Starting with today, the reason I’m here this time: It’s my dad’s 85th birthday. We’re having a barbecue and Ann and Dan’s — my sister, my brother-in-law — at their place on the northwest side. Beautiful day for it. Sunny, in the low 70s, with a non-prevailing wind and a few clouds pushed this way from that hurricane in the East.
Pop: Happy birthday. Again!
My bro-in-law Dan Wasmer and I got on our bikes and rode from the Wasmer-Brekke homestead down to my brother Chris’s place south of Interstate 80 in the south suburbs. By car it’s a 43-mile trip, so not the impossible dream in terms of getting out and riding it. But here’s the thing: The city itself presents itself as a kind of barrier; that’s especially true when you try to ride west out of the northwest side: O’Hare is a giant obstacle that needs to be navigated around; no problem in a car, a pretty good challenge when you’re on your own on two wheels. Riding south, the challenge is a little different: Finding a route that’s reasonably direct and that avoids the unseen terrors of non-Caucasian, non-Spandex-wearing neighborhoods; also, finding a route that keeps you off the busiest streets. Because, though you see tons of cyclists on the lakefront bike paths — too many; too many who are still getting the hang of riding; too many riding among too many pedestrians and runners and random path-crossers; too many to ride at an expeditious pace and feel safe — you don’t see a lot of people on the streets and roads.
We headed south from the northern end of California Avenue until it’s interrupted at Lawrence; we jogged west on Lawrence and then southeast on Manor back to California; then to Grand Avenue, then east to Damen; then Damen down to Blue Island Avenue, and west on Blue Island (which turns into 26th Street) back to California and the Cook County Jail complex; down California to 71st, then, after a brief sojourn on some side streets not all that far from my mom’s old neighborhood, back east to Western Avenue. Western is busy but not impossible at that point; we had one car full of guys yell something at us — whatever it was, I greeted it with a friendly wave — and we rode all the way out of the city before we turned west again, on 123rd. That took us to Kedzie before we hit a detour; Kedzie was fine, and we took that to 175th, then south on Central Avenue, across Interstate 80 just west of the I-57 junction, then a few more miles south (to Vollmer Road, then Harlem Avenue) to Chris’s place. Our mileage: 43 miles, the same as driving (and going at a reasonably friendly pace, we made it in three hours, even with all the traffic signals we hit).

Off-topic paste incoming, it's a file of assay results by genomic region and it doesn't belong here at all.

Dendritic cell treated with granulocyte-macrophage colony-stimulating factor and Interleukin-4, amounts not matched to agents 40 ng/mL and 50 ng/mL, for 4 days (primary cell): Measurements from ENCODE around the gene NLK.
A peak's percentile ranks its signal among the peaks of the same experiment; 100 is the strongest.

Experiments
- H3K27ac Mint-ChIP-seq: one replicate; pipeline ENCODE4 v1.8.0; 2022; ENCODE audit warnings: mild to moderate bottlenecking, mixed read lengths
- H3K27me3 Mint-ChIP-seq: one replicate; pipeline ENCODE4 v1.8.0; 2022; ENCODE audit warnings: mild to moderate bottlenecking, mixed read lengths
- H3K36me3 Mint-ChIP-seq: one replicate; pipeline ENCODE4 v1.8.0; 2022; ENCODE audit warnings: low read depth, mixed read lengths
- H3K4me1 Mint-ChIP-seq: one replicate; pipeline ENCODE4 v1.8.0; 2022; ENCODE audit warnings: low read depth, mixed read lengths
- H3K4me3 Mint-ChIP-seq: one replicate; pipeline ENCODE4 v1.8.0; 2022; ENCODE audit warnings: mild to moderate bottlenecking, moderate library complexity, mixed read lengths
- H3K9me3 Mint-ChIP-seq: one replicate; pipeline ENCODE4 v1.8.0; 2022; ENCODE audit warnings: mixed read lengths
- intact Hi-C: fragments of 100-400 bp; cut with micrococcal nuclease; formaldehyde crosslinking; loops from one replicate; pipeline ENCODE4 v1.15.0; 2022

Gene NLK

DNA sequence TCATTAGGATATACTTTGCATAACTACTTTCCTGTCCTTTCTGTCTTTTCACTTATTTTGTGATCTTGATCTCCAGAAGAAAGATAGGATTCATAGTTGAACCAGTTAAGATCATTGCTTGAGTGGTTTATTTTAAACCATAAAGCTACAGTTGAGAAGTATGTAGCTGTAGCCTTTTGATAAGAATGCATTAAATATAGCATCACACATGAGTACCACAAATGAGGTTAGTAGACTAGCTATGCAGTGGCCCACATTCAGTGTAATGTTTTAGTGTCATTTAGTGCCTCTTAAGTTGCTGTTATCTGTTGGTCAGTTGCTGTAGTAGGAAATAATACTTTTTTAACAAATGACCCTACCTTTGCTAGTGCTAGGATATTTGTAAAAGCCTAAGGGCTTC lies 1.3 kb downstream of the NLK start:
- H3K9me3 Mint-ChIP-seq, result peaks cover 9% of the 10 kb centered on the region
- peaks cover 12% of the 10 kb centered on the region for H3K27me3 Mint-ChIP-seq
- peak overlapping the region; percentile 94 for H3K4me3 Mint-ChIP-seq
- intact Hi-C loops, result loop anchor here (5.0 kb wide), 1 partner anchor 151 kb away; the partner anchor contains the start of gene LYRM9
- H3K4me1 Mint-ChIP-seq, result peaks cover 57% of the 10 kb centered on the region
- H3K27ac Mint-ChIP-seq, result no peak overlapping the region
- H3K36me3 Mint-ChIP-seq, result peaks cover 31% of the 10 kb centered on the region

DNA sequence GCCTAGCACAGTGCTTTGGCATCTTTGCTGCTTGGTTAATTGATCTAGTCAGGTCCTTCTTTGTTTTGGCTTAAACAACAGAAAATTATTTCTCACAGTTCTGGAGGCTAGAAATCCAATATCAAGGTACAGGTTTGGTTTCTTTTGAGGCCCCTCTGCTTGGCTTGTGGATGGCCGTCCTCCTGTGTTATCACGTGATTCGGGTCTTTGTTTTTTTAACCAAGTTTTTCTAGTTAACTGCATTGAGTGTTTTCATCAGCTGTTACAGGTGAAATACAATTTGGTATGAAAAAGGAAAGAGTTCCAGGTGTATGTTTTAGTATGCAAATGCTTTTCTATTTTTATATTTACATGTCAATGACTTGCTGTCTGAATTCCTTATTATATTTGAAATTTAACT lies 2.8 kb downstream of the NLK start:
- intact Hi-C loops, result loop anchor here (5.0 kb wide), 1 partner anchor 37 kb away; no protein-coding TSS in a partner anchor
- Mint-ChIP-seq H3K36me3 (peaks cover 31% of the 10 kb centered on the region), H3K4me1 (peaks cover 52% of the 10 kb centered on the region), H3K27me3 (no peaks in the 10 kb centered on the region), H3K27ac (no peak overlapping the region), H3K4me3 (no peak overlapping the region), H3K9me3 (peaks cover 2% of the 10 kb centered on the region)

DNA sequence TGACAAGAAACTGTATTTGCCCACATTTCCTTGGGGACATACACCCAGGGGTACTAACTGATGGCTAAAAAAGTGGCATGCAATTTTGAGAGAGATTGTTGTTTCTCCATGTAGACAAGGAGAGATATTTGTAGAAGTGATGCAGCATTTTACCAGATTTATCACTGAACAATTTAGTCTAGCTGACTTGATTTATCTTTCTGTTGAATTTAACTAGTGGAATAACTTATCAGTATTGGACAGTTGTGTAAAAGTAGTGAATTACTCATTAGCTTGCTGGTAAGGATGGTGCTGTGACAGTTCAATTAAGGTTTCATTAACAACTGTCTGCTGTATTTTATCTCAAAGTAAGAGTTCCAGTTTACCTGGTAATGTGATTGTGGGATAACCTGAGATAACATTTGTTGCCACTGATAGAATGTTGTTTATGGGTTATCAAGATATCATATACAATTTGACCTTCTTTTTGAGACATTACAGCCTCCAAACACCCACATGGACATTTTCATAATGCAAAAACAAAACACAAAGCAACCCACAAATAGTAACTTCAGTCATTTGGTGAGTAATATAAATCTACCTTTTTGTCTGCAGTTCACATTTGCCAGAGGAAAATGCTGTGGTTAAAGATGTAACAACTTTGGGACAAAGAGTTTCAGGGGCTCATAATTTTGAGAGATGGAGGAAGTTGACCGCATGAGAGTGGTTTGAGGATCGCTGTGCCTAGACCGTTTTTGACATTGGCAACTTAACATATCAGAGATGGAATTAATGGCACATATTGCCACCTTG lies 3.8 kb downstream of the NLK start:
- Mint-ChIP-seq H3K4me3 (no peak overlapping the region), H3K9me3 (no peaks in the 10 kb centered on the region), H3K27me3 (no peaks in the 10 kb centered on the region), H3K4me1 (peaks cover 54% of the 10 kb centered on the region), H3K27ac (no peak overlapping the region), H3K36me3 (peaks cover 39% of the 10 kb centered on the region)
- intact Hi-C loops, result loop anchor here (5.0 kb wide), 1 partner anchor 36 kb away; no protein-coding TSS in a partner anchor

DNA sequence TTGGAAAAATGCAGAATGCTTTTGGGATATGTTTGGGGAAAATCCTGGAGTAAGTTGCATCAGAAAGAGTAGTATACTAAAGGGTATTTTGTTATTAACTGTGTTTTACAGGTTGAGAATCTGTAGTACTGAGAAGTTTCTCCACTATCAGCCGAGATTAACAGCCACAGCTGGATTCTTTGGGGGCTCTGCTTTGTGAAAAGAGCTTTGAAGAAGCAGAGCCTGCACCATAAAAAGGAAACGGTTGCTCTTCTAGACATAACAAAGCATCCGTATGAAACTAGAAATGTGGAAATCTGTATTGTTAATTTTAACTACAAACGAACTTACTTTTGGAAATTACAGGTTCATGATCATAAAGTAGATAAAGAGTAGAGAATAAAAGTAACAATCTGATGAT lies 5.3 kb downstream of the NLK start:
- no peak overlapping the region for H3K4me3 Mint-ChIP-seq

So now I know how to do that.
Took the 6 a.m. United flight from Oakland to Chicago. Encountered major confusion and building frustration (other travelers’, not mine) at the United check-in counter. My experiment on this flight: I took my handheld GPS unit to see if it would work. I got a window seat (to work, the GPS needs to simultaneously “see” at least tglobal positioning system satellites). I managed to get a window that I couldn’t really look out of, though, it was far enough aft of my seat that the only way to get a view was to lean my seat way back; I prefer not to do that because I know how unpleasant it is have the seat in front of me pushed back in my face. But I did manage to figure out a way to prop up the GPS in the window. When I turned on the device 10 minutes after takeoff, it had no problem acquiring signals from half a dozen satellites, and it worked throughout the flight. The result: I have a track I can view to see the path we took, which admittedly may not be interesting to anyone but me. The problems I found: Since my window was in an awkward position, I couldn’t really move the GPS much to check the map display while we were en route; and I also found the 2-inch display pretty hard to read. The thing to do would be to figure out how to connect the unit to a laptop so you could get a nice big display of the route as you’re moving. Next time, maybe.